Time Out says
Emre Mermer, who’s been suppling meat to Istanbul’s most important restaurants since 1998 finally opened his own retail store, ‘Dükkan’ in 2004 in Armutlu. What started out as a butcher soon swapped to a butcher-restaurant concept. When the restaurant quickly acquired a number of devoted regulars, they spread this concept into Nişantaşı’s Beymen Blender. Ideal for a delicious meal during a day of shopping, the restaurant is comprised of a large elliptical table, a 6-person timber square table, and a small bar.
There isn’t a menu but the choices are obvious; you inform the chef of what sort of meal you’d prefer and they recommend the best type of meat for it. The presentation is relatively bare, if you order a hamburger then that’s all you will receive; you may opt to order oven-baked fries. The hamburgers, made from 200g of mince, cheddar cheese, caramelised onions, and beef bacon, are seriously addictive. The prices are equivalent to that of a luxurious restaurant but it’s worth every kuruş. The meat which is raised on a farm in Izmit, isn’t marinated. Their specialty is a variety of thick, untenderised, dry aged beef (ribeye, T-bone and NY steak) grilled and served. It’s recommended to eat them at medium so as not to lose the real flavour.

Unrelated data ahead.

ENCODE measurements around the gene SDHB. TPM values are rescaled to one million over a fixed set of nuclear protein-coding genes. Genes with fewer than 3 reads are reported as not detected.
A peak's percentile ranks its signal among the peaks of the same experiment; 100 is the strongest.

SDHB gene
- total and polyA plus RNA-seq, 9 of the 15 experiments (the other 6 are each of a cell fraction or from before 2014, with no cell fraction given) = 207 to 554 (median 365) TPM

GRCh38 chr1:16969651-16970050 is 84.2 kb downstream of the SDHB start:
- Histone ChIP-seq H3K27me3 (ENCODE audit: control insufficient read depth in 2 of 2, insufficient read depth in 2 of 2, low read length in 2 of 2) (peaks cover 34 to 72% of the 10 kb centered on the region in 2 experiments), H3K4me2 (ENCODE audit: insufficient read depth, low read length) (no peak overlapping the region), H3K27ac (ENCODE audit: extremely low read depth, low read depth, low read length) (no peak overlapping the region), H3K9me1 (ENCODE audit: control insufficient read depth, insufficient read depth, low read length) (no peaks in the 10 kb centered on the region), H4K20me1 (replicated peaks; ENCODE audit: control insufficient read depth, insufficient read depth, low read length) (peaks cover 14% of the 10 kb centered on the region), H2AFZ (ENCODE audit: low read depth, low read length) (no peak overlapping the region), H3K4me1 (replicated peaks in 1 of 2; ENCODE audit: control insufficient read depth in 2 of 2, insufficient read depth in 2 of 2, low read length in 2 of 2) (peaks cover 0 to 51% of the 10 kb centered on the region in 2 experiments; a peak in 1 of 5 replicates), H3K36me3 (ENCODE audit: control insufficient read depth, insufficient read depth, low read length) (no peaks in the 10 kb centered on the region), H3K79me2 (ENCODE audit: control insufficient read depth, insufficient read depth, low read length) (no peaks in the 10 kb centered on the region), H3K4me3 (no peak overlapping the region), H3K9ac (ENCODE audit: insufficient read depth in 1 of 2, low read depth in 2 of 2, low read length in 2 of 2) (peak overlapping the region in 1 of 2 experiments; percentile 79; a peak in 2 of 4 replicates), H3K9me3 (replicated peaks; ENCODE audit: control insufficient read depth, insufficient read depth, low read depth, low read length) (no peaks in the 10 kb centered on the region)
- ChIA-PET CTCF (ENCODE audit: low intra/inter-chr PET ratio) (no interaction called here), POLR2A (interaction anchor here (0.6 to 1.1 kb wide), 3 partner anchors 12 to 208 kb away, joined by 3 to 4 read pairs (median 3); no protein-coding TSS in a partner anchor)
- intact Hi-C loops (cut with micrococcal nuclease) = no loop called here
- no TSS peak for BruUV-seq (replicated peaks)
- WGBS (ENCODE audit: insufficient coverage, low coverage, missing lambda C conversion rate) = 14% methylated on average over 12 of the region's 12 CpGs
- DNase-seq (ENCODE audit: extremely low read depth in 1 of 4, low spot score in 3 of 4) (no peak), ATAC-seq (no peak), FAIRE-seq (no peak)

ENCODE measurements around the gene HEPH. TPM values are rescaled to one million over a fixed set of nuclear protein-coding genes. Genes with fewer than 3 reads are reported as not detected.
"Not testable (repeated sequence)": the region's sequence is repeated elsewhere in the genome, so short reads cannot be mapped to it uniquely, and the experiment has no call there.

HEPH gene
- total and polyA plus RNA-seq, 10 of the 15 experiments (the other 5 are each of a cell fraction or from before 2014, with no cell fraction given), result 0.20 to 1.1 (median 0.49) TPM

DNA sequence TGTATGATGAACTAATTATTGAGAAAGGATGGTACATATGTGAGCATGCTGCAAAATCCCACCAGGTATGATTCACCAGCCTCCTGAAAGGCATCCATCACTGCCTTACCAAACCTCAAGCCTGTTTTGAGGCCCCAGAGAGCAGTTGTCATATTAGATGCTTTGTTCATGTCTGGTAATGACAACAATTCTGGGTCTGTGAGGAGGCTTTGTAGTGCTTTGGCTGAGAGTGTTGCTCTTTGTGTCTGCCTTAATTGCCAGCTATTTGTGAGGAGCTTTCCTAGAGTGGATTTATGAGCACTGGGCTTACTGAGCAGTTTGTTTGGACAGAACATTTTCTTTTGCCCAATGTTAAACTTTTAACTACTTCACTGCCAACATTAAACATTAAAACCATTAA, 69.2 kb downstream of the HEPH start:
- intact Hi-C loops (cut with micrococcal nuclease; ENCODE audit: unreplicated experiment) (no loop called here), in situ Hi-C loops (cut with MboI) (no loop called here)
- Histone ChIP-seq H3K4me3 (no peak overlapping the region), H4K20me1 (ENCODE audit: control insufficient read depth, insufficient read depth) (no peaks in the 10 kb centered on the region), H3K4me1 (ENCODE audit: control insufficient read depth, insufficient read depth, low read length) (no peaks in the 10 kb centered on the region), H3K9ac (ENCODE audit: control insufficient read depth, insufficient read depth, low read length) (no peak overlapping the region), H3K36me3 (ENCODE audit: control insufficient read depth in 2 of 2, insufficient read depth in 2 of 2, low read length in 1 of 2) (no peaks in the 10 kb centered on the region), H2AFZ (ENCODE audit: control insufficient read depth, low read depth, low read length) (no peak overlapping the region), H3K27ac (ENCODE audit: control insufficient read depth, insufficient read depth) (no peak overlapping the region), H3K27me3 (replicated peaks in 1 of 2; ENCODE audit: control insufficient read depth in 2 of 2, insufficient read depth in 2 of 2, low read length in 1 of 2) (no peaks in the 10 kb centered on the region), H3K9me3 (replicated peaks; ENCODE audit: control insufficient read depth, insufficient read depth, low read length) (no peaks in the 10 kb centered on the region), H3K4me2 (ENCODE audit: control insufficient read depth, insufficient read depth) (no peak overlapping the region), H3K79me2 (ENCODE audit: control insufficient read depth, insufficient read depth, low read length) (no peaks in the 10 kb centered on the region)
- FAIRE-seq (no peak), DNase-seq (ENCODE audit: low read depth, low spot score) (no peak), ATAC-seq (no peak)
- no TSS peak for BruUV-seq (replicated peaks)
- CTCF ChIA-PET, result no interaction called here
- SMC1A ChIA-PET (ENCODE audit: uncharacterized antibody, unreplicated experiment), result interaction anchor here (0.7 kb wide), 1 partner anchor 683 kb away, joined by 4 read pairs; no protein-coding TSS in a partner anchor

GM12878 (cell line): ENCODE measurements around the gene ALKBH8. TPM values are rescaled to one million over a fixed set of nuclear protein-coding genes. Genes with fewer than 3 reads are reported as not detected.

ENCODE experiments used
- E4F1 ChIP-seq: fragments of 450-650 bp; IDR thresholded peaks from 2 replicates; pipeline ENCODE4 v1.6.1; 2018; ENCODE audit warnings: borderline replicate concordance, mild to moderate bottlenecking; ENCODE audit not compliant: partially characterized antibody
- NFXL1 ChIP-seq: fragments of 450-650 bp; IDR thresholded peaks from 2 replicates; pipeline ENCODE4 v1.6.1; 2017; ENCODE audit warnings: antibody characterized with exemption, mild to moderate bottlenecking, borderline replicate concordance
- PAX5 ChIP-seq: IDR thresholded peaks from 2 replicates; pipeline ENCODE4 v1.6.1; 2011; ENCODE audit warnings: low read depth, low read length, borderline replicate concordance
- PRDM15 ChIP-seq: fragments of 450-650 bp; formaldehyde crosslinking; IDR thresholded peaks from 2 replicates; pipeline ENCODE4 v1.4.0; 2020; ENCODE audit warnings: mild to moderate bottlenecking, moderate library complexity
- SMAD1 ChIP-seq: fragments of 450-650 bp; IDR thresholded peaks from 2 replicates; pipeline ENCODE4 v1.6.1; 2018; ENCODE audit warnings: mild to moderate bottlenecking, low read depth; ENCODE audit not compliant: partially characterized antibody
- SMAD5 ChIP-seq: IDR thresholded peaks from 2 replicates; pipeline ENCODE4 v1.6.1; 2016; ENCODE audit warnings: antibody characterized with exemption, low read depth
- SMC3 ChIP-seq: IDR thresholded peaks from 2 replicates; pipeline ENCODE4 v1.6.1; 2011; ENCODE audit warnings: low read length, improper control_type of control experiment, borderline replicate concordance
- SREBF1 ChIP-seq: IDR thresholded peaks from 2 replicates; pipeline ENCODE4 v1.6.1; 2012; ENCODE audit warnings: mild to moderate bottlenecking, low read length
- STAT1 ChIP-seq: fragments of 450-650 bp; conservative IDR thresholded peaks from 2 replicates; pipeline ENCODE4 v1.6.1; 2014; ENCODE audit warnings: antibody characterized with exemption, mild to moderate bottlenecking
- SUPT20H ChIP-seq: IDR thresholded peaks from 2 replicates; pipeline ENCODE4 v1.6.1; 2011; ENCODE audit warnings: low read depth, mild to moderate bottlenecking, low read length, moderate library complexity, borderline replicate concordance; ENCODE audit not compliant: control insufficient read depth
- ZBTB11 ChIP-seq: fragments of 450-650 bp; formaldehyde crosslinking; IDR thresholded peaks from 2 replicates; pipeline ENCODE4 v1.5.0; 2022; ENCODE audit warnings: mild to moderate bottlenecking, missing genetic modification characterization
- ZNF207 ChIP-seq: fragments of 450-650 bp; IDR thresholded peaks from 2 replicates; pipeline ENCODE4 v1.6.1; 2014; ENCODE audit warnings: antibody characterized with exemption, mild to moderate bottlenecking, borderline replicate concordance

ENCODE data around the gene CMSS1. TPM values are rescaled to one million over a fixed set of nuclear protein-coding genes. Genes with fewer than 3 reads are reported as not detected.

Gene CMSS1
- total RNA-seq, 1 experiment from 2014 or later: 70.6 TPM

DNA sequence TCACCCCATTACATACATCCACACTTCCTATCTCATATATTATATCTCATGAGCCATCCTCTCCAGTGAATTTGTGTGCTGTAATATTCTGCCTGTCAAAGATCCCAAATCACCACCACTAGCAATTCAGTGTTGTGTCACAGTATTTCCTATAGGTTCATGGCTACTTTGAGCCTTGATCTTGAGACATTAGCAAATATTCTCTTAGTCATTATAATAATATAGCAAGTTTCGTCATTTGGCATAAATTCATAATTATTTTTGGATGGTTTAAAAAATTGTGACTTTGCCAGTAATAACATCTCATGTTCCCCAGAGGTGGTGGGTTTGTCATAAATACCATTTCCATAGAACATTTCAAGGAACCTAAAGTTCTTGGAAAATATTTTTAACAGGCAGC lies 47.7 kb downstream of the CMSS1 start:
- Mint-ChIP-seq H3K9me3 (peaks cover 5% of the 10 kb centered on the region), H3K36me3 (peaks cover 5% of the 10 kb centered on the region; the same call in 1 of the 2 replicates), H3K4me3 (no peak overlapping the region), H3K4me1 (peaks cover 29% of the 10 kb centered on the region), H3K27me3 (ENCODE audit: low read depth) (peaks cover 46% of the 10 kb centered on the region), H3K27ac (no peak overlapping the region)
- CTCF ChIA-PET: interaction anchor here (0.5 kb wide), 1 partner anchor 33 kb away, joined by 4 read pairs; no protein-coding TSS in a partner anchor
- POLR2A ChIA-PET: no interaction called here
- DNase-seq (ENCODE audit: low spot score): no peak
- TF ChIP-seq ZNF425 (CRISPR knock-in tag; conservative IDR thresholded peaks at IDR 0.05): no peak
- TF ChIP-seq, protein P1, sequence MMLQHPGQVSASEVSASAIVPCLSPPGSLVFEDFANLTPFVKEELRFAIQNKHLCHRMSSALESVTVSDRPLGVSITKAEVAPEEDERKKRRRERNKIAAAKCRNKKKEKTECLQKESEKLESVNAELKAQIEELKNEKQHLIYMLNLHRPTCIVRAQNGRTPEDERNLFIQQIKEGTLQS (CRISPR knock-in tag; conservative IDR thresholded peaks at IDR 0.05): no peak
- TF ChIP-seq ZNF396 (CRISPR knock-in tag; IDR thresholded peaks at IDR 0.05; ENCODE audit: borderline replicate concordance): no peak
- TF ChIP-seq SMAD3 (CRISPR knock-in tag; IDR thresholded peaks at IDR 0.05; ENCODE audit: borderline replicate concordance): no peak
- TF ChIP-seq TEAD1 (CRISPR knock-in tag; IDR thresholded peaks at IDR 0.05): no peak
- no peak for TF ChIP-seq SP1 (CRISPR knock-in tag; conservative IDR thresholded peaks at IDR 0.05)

Aside from dry aged meat, veal, lamb and pork cutlets, antrechote, tenderloin, striploin, ossobuco, and schnitzel are among the varieties available, as well as charcuterie such as ‘baton sucuk’, sausage, pate, terrine, roastbeef, ribs and beef bacon. These can be both purchased to take home and to have cooked and eat on site.Unfortunately vegetarians won’t find anything but salad and boiled potato. Both local and imported wines, as well as, for dessert, Bostancı’s Yaşar Usta’s famous icecream. The chocolate brought around on a wooden tray after your meal is a must have. They have also made sure to stake a claim in the city’s burger craze by establishing a chain called Dükkan Burger devoted entirely to burgers.